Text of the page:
So during the examination of any event whether high or low risk, it is important to consider the impact of the spoken word. Looking into all communications that are involved to ensure that the messages sent match the messages heard. And that there are no conflicting communications that can cause confusion or set the patient or family up for failure. If you would like more information on how to consistently analyze healthcare related events using TapRooT® please feel free to contact me at: email@example.com.
Learn more about Healthcare RCA at the 2016 Global TapRooT® Summit.
Although technology has made medicine better and more consistent, this is probably something you never want to hear your doctor say.
This article raises a very fundamental question, are industries different when it comes to the causes of accidents? And even simpler, are job functions so different that they cannot have similar issues or problems?
Before we discuss this issue I want to start with a personal story. Many years ago I was giving a talk on Root Cause Analysis to a group of Physicians for a health system in Florida (about 50 if I remember correctly). The questions and discussion from the group had worked its way around to the difference in classes (jobs) within a hospital and the types of mistakes that are made. Understanding Human Performance as I do, I made what I thought was a simple statement of fact (and I quote),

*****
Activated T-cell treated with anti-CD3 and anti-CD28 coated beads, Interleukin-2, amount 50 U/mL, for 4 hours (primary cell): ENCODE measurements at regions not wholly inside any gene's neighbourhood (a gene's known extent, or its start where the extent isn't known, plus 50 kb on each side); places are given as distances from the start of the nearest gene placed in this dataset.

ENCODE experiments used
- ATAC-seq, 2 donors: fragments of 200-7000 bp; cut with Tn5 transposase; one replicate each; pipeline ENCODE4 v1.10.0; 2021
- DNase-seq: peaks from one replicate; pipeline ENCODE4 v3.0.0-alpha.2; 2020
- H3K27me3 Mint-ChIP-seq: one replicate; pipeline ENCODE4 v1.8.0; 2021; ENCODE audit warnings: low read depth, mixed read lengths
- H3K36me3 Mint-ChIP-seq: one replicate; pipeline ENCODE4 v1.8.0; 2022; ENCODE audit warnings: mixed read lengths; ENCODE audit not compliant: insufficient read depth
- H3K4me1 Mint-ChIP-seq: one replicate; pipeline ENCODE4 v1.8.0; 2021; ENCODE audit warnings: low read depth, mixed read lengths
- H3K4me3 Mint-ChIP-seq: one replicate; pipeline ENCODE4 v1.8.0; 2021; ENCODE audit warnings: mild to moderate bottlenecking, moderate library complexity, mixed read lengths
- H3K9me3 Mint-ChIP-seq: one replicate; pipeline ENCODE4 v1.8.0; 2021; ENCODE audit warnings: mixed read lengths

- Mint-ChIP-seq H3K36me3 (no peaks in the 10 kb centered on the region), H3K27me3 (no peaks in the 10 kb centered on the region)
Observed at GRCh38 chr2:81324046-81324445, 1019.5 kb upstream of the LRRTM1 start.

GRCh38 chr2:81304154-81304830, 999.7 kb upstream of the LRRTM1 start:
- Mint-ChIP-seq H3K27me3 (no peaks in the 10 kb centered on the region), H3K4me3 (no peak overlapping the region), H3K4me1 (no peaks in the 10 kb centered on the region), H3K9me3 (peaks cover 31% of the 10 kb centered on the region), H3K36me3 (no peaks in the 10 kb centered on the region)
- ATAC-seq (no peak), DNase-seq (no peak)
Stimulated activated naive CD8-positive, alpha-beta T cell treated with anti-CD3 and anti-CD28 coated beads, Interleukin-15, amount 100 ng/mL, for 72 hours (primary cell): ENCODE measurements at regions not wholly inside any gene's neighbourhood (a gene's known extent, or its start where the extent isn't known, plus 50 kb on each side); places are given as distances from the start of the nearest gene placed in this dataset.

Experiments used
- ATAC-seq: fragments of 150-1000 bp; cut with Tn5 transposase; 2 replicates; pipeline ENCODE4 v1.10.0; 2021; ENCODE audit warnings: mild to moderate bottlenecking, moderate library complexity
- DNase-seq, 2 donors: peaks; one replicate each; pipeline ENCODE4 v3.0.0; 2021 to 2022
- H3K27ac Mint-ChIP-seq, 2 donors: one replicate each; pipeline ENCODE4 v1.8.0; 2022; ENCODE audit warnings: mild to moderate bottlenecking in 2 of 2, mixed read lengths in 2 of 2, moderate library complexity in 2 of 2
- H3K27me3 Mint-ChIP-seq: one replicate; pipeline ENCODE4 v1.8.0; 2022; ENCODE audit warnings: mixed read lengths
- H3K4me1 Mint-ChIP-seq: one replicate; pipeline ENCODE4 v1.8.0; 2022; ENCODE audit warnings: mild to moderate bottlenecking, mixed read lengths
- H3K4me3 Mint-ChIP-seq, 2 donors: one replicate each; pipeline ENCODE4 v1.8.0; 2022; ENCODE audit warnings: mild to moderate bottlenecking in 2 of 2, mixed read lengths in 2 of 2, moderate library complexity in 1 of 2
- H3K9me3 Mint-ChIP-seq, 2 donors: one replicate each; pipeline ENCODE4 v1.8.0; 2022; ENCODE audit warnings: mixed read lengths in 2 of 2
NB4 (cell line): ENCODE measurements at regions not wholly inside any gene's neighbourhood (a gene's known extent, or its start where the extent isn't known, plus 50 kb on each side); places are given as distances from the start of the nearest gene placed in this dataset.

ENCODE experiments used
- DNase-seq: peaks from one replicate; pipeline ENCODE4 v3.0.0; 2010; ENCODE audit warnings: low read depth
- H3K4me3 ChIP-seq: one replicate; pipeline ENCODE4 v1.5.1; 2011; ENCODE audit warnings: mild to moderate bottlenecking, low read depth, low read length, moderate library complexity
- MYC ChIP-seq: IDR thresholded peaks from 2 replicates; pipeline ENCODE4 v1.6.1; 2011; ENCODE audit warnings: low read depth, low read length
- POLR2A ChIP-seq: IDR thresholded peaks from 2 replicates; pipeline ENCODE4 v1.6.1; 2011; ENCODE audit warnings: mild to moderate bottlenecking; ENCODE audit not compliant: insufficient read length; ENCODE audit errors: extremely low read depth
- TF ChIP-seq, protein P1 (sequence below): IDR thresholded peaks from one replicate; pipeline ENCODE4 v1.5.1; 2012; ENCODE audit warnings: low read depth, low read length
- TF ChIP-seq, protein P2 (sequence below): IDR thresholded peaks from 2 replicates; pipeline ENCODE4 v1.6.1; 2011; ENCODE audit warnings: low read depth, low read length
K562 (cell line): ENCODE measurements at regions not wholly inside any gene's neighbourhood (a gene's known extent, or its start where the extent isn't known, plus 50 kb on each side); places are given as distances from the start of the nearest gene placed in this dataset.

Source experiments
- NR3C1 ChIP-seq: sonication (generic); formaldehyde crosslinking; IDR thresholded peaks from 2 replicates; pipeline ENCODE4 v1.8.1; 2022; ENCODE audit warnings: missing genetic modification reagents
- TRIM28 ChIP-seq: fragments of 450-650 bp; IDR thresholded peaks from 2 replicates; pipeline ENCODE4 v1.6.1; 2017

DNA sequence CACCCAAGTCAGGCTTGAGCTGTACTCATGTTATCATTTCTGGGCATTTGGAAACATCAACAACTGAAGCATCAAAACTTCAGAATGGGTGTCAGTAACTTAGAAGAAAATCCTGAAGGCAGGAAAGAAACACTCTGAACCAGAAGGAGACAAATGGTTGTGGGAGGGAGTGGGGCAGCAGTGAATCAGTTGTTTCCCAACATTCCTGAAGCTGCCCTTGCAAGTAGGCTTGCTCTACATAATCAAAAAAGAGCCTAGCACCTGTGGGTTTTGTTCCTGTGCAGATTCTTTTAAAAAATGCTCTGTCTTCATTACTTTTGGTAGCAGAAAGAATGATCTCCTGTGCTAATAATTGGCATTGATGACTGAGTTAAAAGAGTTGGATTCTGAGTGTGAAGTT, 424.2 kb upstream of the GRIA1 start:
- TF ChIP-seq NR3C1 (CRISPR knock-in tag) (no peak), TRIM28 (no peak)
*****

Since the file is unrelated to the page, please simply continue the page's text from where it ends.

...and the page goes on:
Doctors and janitors make mistakes for the same reasons.
After the blank stares turned to surprise, contempt, then anger, I am sure you know the response I received. Later, once I escaped the room and was safely on a plane home, I thought about the reaction and came to the following conclusion. People truly believe that their job is different, different from any other, more important and difficult than any other. Is this perception? Or is this reality? Let’s find out …
Now, on the surface, I believe most people would say the answer to the question “Can the Cause of a Surgical Error be the Same as the Cause of an Oil Spill?” will be a stern “No”. The widely-held belief is that the causes of these two issues have to be different. A surgical error made by a physician or nurse in a surgical suite has to be different from the errors made by a highly skilled tradesman causing an environmental release. They appear as different as night and day until you dig down deep into Human Performance and realize that both situations hinge on similar human factors. Let’s begin this search by looking at these two events along with causal factors for each:
Our Sentinel Event is: Surgery is performed on the wrong patient
Our Spill accident is: 500 gallons released environment